By Annie Barrett
March 05, 2010 at 07:17 PM EST

As I mentioned yesterday, the Very Important Date of Tim Burton’s Alice in Wonderland (EW gives it a C) has me revisiting the 1985 TV version of the film. Here’s one of my favorite clips, featuring Sammy Davis Jr. as the hookah-smoking caterpillar. He’ll kick you downstairs…into the deep, dark recesses of your memories from 1985. Don’t worry — I’ll give equal treatment to Ringo Starr as the mock turtle, Carol Channing as the White Queen, and even John Stamos as the messenger during the next week!

Watching this as an adult is so weird. So many questions. Was every scene of this thing shot in the same big room? Why was the caterpillar dressed as a Revolutionary War general while Alice got to crossover into a local stage production of Peter and the Wolf?

The thing that most perplexed my sister and I (we used to watch this on VHS endlessly), though, was somehow not the sudden wardrobe change — we were oddly at peace with that, as well as the preposterous notion that this bewigged 9-year-old would obviously be aware of the Lewis Carroll poem called “You Are Old Father William.” No, what rattled us the most was that we could not understand how Alice would have known, even vaguely, all the choreography for her little dance with the caterpillar/war general. At first she pretends she’s still getting the hang of some of those moves, but by the middle of the song, they are both just GOING FOR IT.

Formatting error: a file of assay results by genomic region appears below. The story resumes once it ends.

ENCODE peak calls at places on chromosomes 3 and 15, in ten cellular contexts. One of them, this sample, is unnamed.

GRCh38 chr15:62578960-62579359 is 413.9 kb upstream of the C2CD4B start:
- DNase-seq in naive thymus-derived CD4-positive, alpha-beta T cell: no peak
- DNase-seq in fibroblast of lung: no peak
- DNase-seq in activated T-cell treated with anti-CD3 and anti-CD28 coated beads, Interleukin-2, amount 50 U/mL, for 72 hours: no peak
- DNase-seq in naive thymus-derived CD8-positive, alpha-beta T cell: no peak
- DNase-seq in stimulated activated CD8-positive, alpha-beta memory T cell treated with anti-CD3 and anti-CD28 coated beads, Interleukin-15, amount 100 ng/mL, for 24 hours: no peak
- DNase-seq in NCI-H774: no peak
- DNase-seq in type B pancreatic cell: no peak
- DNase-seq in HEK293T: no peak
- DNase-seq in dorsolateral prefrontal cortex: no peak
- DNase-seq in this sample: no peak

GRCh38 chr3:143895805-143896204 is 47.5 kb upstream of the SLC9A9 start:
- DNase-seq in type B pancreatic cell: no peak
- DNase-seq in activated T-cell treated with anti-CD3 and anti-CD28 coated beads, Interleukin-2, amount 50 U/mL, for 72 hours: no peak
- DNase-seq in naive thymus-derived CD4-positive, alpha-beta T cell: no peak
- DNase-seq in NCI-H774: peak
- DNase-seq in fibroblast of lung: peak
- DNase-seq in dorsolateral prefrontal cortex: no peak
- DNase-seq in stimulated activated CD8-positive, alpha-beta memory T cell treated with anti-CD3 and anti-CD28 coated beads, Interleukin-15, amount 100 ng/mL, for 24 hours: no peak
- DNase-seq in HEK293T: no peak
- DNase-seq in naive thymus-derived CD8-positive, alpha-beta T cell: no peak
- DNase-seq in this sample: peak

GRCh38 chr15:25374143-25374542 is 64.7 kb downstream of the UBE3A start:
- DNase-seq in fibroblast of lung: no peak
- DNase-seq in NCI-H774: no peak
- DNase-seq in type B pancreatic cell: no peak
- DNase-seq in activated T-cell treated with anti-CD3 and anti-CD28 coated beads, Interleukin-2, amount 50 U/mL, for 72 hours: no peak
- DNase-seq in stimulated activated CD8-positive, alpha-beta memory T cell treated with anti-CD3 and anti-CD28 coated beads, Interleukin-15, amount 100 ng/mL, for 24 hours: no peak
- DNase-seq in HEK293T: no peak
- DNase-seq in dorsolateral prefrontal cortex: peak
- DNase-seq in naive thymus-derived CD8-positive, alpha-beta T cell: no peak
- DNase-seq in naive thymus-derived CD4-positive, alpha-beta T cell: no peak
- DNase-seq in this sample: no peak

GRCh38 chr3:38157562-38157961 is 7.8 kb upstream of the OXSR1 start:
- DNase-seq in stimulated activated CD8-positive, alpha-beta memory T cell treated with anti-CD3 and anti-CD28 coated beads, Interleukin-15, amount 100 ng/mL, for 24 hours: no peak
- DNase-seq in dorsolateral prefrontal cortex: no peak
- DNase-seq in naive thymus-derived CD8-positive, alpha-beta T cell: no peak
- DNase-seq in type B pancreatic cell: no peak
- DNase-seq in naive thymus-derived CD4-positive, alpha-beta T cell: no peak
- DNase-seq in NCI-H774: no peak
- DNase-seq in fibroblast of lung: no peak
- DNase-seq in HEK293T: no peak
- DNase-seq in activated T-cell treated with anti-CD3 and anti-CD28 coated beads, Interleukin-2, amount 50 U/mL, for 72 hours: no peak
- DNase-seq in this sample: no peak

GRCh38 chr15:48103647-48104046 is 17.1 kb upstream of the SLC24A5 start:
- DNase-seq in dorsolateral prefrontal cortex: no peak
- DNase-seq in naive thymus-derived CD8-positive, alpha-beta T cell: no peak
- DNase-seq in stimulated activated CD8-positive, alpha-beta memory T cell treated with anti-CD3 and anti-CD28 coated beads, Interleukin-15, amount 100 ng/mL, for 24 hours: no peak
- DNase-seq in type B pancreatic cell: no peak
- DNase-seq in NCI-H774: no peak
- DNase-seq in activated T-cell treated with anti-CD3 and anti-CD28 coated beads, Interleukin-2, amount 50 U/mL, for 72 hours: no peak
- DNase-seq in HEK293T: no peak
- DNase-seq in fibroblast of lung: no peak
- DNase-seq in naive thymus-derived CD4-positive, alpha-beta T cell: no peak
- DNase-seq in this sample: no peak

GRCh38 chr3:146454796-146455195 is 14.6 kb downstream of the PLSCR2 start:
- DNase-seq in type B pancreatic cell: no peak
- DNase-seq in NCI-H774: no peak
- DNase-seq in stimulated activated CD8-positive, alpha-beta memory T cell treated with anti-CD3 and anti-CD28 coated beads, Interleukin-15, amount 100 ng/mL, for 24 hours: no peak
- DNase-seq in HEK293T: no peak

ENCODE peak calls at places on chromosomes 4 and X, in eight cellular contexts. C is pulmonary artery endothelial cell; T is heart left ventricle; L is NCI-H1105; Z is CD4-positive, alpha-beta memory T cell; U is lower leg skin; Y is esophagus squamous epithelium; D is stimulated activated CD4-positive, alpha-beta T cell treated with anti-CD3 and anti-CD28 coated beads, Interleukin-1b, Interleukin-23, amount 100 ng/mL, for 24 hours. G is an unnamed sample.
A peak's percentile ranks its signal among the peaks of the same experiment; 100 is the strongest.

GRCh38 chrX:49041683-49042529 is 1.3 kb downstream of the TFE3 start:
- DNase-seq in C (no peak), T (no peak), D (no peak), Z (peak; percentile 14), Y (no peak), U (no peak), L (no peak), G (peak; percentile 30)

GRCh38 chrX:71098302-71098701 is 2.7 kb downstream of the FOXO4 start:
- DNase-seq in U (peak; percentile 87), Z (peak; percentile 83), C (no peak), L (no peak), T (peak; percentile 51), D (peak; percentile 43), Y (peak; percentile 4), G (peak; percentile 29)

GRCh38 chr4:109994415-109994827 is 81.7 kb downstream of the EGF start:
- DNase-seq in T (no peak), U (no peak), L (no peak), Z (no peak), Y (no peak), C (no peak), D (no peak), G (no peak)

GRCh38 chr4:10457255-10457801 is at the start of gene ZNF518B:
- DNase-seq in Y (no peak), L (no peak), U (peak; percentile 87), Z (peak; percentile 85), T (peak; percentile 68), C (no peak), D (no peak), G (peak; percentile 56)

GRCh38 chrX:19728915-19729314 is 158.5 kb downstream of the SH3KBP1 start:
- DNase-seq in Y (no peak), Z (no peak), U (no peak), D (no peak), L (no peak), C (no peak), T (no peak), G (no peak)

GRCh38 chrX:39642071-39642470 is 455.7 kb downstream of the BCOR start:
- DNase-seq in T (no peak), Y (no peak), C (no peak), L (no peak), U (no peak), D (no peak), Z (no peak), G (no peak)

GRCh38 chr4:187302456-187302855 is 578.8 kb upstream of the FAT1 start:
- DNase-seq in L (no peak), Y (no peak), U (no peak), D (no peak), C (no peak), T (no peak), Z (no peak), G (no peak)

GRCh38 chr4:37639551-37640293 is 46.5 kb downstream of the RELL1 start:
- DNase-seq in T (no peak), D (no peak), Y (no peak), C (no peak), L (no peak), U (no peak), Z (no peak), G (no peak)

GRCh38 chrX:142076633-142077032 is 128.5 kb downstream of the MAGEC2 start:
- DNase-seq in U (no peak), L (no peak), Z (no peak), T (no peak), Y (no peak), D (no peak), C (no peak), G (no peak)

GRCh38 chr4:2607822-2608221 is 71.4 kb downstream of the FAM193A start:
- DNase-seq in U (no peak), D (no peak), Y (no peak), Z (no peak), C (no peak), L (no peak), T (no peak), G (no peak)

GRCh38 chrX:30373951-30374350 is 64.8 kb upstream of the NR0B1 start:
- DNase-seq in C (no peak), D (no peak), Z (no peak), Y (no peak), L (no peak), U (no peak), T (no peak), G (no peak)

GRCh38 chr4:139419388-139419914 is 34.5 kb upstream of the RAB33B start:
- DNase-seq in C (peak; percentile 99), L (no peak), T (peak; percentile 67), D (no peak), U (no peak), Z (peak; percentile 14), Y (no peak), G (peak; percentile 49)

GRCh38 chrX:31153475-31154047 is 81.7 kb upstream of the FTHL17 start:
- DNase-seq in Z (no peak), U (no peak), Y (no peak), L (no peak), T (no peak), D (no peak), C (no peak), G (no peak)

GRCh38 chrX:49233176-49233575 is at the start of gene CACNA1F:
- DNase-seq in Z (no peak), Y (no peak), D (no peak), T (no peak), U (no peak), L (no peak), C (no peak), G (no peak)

In this way, the Sammy Davis scene from Alice is very much like the final scene of our other favorite VHS, Annie, when Daddy Warbucks and Annie launch into a “I Don’t Need Anything But You” song-and-dance extravaganza complete with dueling tap solos. These little girls in our favorite movies were so talented! And prescient! We dreamed of the day our dad would pull over his minivan during a routine jaunt into Chicago so that, boosted by a gust of windy confidence that blew out of nowhere, we could bop single file (maybe walking like Egyptians?) along the Stevenson Expressway. Never happened. We could not tap.

So, I guess the entire internet already hates Tim Burton’s Alice. I’m still going to see it. The bad buzz has yet to diminish my desire to see my favorite story in 3D/IMAX if it’s available…I mean, what the hell? I’ll spend three hours of my weekend on a Tim Burton trip. The question is, do I see Alice in Wonderland on opening weekend, or watch my 1985 Alice in Wonderland DVD with an assortment of small cakes I can snack on every time little Natalie Gregory gets to eat? DECISIONS.

More Alice:

Watch a 107-year-old ‘Alice in Wonderland’

EW’s review: Tim Burton’s ‘Alice in Wonderland’

Annie on Twitter: @EWAnnieBarrett